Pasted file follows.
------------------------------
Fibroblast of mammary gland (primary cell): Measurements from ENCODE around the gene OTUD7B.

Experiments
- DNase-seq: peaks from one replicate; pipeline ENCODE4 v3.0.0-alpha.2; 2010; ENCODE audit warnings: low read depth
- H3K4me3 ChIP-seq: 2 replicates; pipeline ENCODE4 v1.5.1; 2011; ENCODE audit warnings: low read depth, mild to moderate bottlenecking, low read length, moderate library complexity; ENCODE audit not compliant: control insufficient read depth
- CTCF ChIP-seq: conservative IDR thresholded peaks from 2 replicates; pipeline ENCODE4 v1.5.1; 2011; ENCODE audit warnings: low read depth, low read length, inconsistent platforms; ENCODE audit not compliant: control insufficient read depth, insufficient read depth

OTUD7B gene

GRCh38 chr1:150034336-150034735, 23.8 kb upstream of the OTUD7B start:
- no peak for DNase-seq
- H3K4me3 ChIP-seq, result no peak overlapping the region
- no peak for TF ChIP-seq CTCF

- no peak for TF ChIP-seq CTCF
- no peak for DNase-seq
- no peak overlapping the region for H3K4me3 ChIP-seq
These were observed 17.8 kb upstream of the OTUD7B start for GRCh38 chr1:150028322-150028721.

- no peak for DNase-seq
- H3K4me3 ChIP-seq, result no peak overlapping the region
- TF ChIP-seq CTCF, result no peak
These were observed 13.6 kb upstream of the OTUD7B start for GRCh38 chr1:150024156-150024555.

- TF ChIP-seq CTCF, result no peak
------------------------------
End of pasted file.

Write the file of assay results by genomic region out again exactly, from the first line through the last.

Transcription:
Fibroblast of mammary gland (primary cell): Measurements from ENCODE around the gene OTUD7B.

Experiments
- DNase-seq: peaks from one replicate; pipeline ENCODE4 v3.0.0-alpha.2; 2010; ENCODE audit warnings: low read depth
- H3K4me3 ChIP-seq: 2 replicates; pipeline ENCODE4 v1.5.1; 2011; ENCODE audit warnings: low read depth, mild to moderate bottlenecking, low read length, moderate library complexity; ENCODE audit not compliant: control insufficient read depth
- CTCF ChIP-seq: conservative IDR thresholded peaks from 2 replicates; pipeline ENCODE4 v1.5.1; 2011; ENCODE audit warnings: low read depth, low read length, inconsistent platforms; ENCODE audit not compliant: control insufficient read depth, insufficient read depth

OTUD7B gene

GRCh38 chr1:150034336-150034735, 23.8 kb upstream of the OTUD7B start:
- no peak for DNase-seq
- H3K4me3 ChIP-seq, result no peak overlapping the region
- no peak for TF ChIP-seq CTCF

- no peak for TF ChIP-seq CTCF
- no peak for DNase-seq
- no peak overlapping the region for H3K4me3 ChIP-seq
These were observed 17.8 kb upstream of the OTUD7B start for GRCh38 chr1:150028322-150028721.

- no peak for DNase-seq
- H3K4me3 ChIP-seq, result no peak overlapping the region
- TF ChIP-seq CTCF, result no peak
These were observed 13.6 kb upstream of the OTUD7B start for GRCh38 chr1:150024156-150024555.

- TF ChIP-seq CTCF, result no peak